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Only a massive effort by TreePeople volunteers makes it possible to replant and restore the fire-damaged areas of the Angeles National Forest.

1. You’ll help restore the forest’s pristine beauty.

Angeles Forest Restoration

In 2009, 161,000 acres (approximately 25%) of the Angeles National Forest was destroyed by fire, stripping the forests of Manzanita, sumac, sycamore and pine trees. 11,000 of those acres burned too deep for the forest to recover through natural processes.

Since then, working with the U.S. Forest Service, we’ve relied on volunteers to care for new saplings and help plant new trees while the soil conditions and temperature are optimal. This season we hope to plant 7,000 new trees!

2. You’ll restore wildlife habitat in fire-damaged areas.

Angeles Forest Tree Care

Local forests help create and enhance animal and plant habitats and can act as safe havens for endangered species. So when the Angeles burned, critical home of several federally endangered and threatened species like the mountain yellow-legged frog, California condor and Santa Ana sucker were compromised.

Replanting in areas destroyed in the fire restores wildlife habitat for both at-risk species and others that live in the national forest, such as mountain lions, bighorn sheep and rattle snakes.

3. You’ll help prevent erosion, like the kind that leads to dangerous rock and mud slides. 

Trees are crucial to the prevention of severe floods and landslides due to their stabilizing root systems. Following the fires, mud and rockslides in early 2010 caused extensive damage to homes in the Angeles foothills.

(Photo: Mike Meadows / Associated Press)

4. You’ll gain a greater understanding of forest ecology & water management. 

Angeles Forest Tree Care

While out in the field, volunteers learn about the interrelated nature of the forest ecosystem, such as the relationship between the forest and the water we drink. Since water resources are strained by the ongoing drought, a variety of agencies work together to make sure both the forest and the city get what they need.

5. You’ll help keep the air and water clean in the LA basin. 

Angeles National Forest - 2/22/15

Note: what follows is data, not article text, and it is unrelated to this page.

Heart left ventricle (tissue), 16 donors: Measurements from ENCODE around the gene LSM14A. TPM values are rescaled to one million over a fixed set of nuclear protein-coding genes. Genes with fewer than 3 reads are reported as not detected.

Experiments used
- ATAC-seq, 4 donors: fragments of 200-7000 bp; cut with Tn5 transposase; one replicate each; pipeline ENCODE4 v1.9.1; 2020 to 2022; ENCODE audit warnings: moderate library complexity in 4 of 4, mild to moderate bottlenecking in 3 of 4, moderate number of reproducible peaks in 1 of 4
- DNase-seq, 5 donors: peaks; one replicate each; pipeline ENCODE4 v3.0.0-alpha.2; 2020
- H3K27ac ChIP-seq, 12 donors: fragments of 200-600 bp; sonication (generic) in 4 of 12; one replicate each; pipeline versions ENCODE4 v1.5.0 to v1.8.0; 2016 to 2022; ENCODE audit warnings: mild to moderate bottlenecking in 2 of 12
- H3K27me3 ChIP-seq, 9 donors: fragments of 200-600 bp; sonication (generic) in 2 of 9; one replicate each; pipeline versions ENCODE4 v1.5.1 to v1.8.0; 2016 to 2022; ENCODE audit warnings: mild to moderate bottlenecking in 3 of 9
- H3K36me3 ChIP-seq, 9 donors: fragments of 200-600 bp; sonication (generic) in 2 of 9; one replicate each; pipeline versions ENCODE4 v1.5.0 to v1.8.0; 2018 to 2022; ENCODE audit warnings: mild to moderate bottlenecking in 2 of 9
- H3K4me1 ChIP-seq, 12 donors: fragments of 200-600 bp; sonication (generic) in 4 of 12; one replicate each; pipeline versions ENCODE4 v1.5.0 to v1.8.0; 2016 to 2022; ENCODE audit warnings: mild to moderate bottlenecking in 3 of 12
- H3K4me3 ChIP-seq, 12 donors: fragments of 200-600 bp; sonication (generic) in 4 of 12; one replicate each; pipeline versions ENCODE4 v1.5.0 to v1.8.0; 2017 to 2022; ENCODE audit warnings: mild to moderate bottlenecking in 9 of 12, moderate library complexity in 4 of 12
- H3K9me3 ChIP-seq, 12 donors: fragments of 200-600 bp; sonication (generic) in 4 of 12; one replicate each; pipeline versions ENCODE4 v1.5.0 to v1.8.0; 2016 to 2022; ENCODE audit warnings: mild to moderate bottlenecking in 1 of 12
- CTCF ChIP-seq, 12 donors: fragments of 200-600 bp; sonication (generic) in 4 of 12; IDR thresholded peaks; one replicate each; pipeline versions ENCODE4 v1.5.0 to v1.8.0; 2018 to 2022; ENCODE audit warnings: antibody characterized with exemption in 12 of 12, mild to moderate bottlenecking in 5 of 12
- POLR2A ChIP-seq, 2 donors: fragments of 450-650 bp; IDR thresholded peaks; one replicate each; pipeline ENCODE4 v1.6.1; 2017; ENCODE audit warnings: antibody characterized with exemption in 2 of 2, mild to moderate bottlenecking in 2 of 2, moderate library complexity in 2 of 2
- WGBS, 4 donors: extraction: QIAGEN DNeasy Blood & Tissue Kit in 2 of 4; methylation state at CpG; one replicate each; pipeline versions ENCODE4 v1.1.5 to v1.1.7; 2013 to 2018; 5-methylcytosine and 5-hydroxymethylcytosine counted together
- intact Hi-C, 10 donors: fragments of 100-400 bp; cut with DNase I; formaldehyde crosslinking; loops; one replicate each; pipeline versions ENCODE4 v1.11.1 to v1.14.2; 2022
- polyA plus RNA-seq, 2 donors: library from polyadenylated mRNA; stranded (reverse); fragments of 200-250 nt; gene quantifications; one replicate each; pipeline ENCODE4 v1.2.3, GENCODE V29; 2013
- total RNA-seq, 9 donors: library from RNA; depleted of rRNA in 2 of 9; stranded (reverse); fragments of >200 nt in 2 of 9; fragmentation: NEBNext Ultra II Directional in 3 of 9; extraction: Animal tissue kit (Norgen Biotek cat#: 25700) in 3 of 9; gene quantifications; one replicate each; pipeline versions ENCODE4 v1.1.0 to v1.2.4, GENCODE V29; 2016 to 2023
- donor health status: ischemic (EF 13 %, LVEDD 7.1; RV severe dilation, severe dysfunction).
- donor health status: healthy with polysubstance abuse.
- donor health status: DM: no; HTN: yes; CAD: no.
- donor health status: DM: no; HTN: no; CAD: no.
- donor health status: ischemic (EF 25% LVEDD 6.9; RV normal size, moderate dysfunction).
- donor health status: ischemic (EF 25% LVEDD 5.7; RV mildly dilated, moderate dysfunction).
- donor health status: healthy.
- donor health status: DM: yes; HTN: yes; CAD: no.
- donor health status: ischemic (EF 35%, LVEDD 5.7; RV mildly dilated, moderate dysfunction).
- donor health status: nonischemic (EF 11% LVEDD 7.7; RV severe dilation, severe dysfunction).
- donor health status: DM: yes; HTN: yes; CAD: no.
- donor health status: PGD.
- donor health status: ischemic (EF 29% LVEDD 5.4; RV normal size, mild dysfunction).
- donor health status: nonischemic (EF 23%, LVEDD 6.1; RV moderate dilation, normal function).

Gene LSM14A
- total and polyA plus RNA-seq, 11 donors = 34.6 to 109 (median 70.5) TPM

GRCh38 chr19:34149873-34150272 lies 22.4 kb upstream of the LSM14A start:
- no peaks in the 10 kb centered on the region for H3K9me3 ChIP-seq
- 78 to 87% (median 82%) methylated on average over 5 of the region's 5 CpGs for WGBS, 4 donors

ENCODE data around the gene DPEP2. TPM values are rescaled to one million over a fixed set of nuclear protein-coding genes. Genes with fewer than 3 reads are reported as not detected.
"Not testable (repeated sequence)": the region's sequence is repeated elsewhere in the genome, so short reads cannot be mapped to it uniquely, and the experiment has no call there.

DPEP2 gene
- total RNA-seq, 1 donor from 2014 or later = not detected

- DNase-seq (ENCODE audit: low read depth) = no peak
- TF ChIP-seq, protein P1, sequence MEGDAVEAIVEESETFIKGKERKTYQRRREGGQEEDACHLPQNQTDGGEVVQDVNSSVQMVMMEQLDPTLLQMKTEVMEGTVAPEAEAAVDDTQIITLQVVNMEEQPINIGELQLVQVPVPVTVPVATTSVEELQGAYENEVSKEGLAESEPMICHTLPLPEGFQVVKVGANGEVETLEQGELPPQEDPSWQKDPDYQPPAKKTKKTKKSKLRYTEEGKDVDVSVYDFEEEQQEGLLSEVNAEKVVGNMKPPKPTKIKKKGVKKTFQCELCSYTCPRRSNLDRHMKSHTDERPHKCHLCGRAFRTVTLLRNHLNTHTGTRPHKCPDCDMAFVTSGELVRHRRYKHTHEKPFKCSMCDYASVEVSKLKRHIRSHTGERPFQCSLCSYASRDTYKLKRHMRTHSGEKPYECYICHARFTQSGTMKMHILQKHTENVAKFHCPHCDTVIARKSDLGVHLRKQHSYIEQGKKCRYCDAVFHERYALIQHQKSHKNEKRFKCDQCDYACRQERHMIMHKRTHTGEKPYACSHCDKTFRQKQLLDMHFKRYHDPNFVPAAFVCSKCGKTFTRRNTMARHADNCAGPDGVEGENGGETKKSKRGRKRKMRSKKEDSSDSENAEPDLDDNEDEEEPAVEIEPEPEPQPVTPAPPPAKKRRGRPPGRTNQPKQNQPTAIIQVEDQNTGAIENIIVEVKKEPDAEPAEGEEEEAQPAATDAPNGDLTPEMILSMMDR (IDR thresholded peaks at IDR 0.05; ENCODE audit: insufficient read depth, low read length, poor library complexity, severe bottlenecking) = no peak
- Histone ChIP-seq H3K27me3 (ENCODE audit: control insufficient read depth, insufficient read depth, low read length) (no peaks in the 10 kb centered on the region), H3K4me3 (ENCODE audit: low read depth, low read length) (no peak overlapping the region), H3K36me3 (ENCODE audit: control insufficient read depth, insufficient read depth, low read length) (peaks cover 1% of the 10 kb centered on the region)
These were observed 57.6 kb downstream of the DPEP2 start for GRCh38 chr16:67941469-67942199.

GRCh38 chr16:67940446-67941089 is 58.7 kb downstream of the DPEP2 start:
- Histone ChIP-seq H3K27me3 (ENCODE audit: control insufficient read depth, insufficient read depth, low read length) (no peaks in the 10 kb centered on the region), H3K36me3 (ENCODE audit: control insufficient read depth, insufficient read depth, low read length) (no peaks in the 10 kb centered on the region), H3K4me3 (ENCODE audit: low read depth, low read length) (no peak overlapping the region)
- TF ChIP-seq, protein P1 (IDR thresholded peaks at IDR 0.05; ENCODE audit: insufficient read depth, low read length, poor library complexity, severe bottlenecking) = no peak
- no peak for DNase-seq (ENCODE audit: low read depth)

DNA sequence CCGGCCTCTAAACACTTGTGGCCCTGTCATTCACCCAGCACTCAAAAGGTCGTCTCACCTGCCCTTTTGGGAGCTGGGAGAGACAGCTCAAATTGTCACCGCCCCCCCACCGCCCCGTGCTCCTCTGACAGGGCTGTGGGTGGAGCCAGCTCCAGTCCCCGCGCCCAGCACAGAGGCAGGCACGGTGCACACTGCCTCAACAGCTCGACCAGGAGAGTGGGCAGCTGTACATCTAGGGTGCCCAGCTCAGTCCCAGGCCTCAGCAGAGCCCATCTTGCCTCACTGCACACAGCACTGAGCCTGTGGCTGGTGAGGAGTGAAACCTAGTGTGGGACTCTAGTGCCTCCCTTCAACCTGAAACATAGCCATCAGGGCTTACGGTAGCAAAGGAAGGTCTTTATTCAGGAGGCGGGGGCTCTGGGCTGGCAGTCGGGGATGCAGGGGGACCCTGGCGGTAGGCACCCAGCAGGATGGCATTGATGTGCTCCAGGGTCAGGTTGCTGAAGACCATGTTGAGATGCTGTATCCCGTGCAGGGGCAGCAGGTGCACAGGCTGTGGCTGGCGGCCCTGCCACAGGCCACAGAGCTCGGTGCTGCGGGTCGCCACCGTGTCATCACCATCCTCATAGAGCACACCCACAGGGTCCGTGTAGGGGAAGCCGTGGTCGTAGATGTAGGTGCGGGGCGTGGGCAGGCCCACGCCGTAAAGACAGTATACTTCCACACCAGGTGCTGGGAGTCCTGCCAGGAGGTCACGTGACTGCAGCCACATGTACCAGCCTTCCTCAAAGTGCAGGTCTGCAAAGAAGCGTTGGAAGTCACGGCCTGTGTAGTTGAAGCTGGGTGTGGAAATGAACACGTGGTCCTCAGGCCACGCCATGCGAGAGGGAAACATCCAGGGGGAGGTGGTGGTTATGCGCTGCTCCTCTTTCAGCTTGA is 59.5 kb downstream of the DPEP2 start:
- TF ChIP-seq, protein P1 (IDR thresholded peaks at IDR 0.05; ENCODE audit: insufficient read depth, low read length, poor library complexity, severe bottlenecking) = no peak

Planting trees prevents water pollution, cleans and replenishes local aquifers and leads to cleaner air. When the fire struck, the loss of forest destabilized the soil, and four watersheds were compromised. This lead to increased pollution in a watershed that supports 33% of the LA basin’s water supply!

Trees can replenish our groundwater supplies by acting as reservoirs for rainwater. Water flows down the trunks, branches and leaves of trees and into the soil. Trees also remove toxic gasses like carbon monoxide, carbon dioxide, and sulfur dioxide from the air and they alleviate climate change by absorbing carbon dioxide from the atmosphere. The more trees we plant, the better we all breathe.

6. You’ll have a fun time with new people out in the mountains surrounding Los Angeles. 

Angeles Forest Restoration

TreePeople volunteers are dedicated, passionate, and friendly! While out in the field, you’ll have fun and make new friends while making a difference.

7. You’ll leave your legacy in the form of a restored forest for future Angelenos to enjoy. 

Eco Tour - 1/22/15

With each tree you plant or care for, you’re contributing to the future health and beauty of a restored forest, one that will benefit Angelenos for generations.

You don’t have to wait to help restore the Angeles. Register to volunteer this planting season by checking out our calendar. Or attend an Angeles Forest Supervisor Training on March 28 in the Angeles Forest.

(This post originally appeared on TreePeople. It has been reprinted here with permission.)

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